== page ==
“Science is not a pretty thing. It is unpleasantly proportioned, outlandishly attired, and often overeager. What, then, is the appeal of science?”
– Fran Liebowitz
“Anybody who uses a computer doesn’t know a damn thing about this game. A computer can’t tell if a kid’s got instincts or not.”
– Clint Eastwood, Trouble with the Curve
I sat there at the airport bar the morning after celebrating 48 glorious yet far too brief hours in New York City. I had barely slept and was in dire need of some kosher sustenance before my flight home: bagels, nova and a nice, stout Bloody Mary. It was ten a.m.
I looked up at the bartender, eager to grab her attention and place my order. The only problem was she paid me no mind. Hidden behind this giant iPad, she walked around unresponsive to my needs, a cardinal sin for anyone in the service industry.
Invitingly, this iPad stared directly at me so I started hitting some buttons since I couldn’t communicate with anyone else. That’s when it hit me. The iPad was the bartender or at least the order taker. Unbeknownst to me, I had stumbled into a Jetsons cartoon. Welcome to the 21st century, Mr. Humpherys. I punched in my order with no small talk or chit-chat. Just the facts, ma’am.
Eventually the bartender handed me my drink only after she had received my order from the iNtermediary. It was literally the first contact I had with her after sitting down some fifteen minutes prior.
I’ve always been one to cut out the middle man, thriving for a far more personal touch. Considering tending bar is my chosen profession, I couldn’t help but be offended by someone thinking that… I could be replaced.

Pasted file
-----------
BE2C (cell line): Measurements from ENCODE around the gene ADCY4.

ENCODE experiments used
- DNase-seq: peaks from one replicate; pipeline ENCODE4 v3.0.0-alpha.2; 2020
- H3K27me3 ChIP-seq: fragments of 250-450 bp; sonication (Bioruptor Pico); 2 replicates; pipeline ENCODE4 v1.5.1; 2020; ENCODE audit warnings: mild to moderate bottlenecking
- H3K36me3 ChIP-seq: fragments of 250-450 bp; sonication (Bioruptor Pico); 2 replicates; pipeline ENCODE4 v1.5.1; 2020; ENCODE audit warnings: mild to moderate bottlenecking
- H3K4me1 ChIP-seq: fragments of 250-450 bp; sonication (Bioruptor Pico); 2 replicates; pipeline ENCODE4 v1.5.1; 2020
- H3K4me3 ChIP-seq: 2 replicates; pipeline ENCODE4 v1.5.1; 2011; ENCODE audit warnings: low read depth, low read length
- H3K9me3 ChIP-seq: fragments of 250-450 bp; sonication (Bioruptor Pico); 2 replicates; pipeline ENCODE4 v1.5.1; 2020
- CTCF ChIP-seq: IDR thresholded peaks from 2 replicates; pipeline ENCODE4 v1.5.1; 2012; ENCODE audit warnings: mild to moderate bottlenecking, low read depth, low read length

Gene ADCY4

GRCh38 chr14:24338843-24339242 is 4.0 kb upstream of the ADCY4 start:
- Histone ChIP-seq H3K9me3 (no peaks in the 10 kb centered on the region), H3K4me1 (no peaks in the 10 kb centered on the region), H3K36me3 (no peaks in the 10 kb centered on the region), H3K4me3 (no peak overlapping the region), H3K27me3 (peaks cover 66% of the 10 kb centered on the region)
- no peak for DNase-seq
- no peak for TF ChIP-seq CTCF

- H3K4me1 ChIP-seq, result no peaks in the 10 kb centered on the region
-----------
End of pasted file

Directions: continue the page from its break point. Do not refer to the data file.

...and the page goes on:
About a month ago I read an article about the NFL using robotic tackle dummies during their practices. Hey, at least they can’t fail concussion protocol, right? I couldn’t help but visualize coaches using remote controls from the sidelines like a father and son in the park flying a model airplane. Can you imagine Monte Kiffin or the late Buddy Ryan trying to work one of those contraptions? Exactly.
I’m not quite sure how these mobilized, mechanized punching bags are supposed to replicate the production or instincts of a human being but who am I to judge the NFL for its use of common sense? Their track record precedes them.
We’re clearly doing our best (worst?) to keep scientists employed but I can tell you it’s been years since I’ve ordered something from a Sharper Image catalog. I’m all for technology, efficiency and advancing as a culture; I’m as attached to my laptop and cell-phone as any other red-blooded American. It’s hard to imagine how we ever survived without the internet but I’ll be damned if I’m about to automate life.
I don’t mean to sound like a crotchety old Clint Eastwood character bitching about how things used to be back in the day but I think there comes a point where we can probably draw the line on our “inventiveness” or at least put it to better use.
Technology was intended to make our lives more care-free, not more impersonal. We’re human. We make mistakes. I’m not worried about being replaced. No machine can do what I do. It’s why there are still umpires and not automated strikes zones, why there are still referees and not robocops.
We don’t want to watch robots play football and I sure as shit don’t want a fucking machine making my drink. Even if the bartender sucks, at least he has a pulse.